where E g is in eV. Measurements were carried out using a Siemens model D-5000 diffractometer.2. FTIR. and b and a are obtained by a linear ﬁt. the crystallite size in the copper-doped samples was ca. copper doping promotes the formation of the monoclinic phase. 2. from the measured full-width at half-maximum of the 30. the relative abundance of the monoclinic phase is signiﬁcantly higher than observed in the undoped sample. 400. When zirconia is doped with 1% mol copper (Fig.1. respectively. and pressed into clear pellets for analysis. used as a catalyst. and UV-Vis spectroscopy to evaluate the effect of copper on the structural and electronic properties of zirconia. As the temperature increases. which disappeared when the annealing temperature was increased. Water (6 mL) and tert-butyl alcohol (61 mL. The band gap values were calculated by linearization of the slopes in the spectra for each sample using Eq. For the Cu/ZrO2 sample. To obtain the spectra. The evolution of the FTIR spectra as a function of annealing temperatures is illustrated in Fig. The Debye-Scherrer formula  was used to calculate the apparent crystallite size of the tetragonal phase.03◦ (2θ ) and a step time count of 1 s were employed. Samples was mixed with KBr (5% W). The bands in the 1300–1400 cm−1 range are attributed to C H scissor modes. it had increased to 16 and 18 nm for the undoped and doped samples. and all spectra were referenced to a 100% reﬂectance sample (MgO).2◦ (2θ ) increases up to four times compared to that in the undoped material. characteristics of Zr O bonds.3. J. Experimental Sample Preparation
3. FTIR Spectra. equipped with an integrating sphere.3◦ peak. A step size of 0.5H2 O was dissolved into the water. 600 and 800◦ C. 2(a)).1. was added to adjust the pH to 3.T Baker. self-supporting pellets were prepared. The catalysts were characterized by FTIR spectroscopy in a Paragon-1000 spectrophotometer. well-deﬁned peak at 31. XRD was used to detect the crystalline phases in the samples. The undoped zirconia sample was amorphous below 400◦ C.
copper-doped zirconia (Cu/ZrO2 ) materials were synthesized via the sol–gel method. 1(a) and (b). with a heating rate of 5◦ C per min. 0.7%). a small peak near 28.2045 g of Cu(NO3 )2 ·2. the presence of monoclinic zirconia is conﬁrmed by the appearance of a second. at this temperature. 2.
. 2. 2. The solution was heated at 70◦ C for 10 min. were mixed with continuous stirring over 10 min. At 3450 cm−1 . Reﬂuxing was then maintained until gelation occurred. Aldrich 80% in 1-butanol) was added drop-wise to the solution. All samples exhibited bands at 450– 520 cm−1 . and characterized by XRD. and crystallized to form the tetragonal phase at this temperature. 99. 10% larger than in the undoped material. The resulting samples were dried at 90◦ C. UV-Vis Spectra. a broad band is observed corresponding to O H stretching vibrations of molecular water (either free or H-bonded). Below 800◦ C. cooled to 60◦ C and zirconium (IV) n -butoxide (39 mL. The band proﬁle around 1630 cm−1 contains contributions from water (O H O bending mode) and nitrate species (O NO2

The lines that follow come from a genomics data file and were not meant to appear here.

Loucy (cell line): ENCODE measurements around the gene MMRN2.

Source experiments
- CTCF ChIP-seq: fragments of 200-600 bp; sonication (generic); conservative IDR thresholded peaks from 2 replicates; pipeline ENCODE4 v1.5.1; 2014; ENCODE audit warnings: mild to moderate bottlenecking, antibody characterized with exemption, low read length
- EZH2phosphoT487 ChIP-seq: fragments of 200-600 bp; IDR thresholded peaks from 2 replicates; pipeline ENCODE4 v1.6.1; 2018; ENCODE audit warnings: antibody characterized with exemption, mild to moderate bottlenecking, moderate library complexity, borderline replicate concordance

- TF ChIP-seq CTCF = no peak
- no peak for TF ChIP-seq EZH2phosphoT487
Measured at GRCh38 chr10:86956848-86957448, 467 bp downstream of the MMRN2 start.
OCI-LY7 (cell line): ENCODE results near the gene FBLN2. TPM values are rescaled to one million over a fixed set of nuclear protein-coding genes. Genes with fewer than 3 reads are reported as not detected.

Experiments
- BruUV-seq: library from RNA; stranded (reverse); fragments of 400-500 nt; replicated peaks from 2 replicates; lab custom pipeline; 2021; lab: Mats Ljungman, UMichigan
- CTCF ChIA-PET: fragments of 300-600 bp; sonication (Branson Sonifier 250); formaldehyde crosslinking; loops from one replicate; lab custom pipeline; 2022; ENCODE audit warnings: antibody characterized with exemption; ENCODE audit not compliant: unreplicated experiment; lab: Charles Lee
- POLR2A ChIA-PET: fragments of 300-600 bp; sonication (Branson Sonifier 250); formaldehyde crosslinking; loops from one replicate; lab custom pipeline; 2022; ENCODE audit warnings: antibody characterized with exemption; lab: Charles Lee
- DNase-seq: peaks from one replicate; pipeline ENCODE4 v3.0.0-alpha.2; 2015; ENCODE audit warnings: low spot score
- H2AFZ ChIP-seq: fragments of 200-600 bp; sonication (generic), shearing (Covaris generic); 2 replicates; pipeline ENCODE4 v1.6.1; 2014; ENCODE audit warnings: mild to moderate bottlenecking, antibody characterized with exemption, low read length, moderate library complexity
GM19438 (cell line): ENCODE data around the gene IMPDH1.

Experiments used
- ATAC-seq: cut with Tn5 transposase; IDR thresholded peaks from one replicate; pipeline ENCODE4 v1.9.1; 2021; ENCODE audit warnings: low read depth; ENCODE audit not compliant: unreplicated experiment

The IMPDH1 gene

ZrO2 and Cu/ZrO2 xerogels were prepared by the sol–gel method. but at 800◦ C. 2. However.1. UV-Vis (diffuse reﬂectance) spectra were obtained with a Varian Cary-1 UVVis spectrophotometer. associated with organic residues which disappear when the materials were treated above 400◦ C.94
L´ opez et al. there is no signiﬁcant change in the crystalline phases observed below 800◦ C. FTIR Spectra.1. This indicates that at high temperatures.
This behavior is due to the transformation of the electrical properties of the solid. From the UV-Vis spectroscopic analysis.ZrO2 and Cu/ZrO2 Sol–Gel Materials Spectroscopic Characterization
Figure 1. which also decrease in intensity with increasing temperature. we expect that the powders obtained can be used as photocatalysts for the degradation of aromatics in waste water.17 at 200◦ C to 3. from an insulator to a semiconducting material. These values
are decreased signiﬁcantly on doping. it was observed that the E g values decreased with increasing temperature.25 eV being observed for the doped material after heating at 800◦ C. we observe that the bandgap for the undoped sample decreases from 4. as expected.74 eV at 800◦ C. UV-Vis Spectra. Sol–gel reactions: (a) hydrolysis reaction and (b) condensation reaction. 4. Therefore. with a value of 3.
antisymmetric stretch) . this will be the subject of future investigations.
. In Fig.
T. A. 5071 (1999). 159 (2002). Zm denotes peaks assigned to monoclinic zirconia. References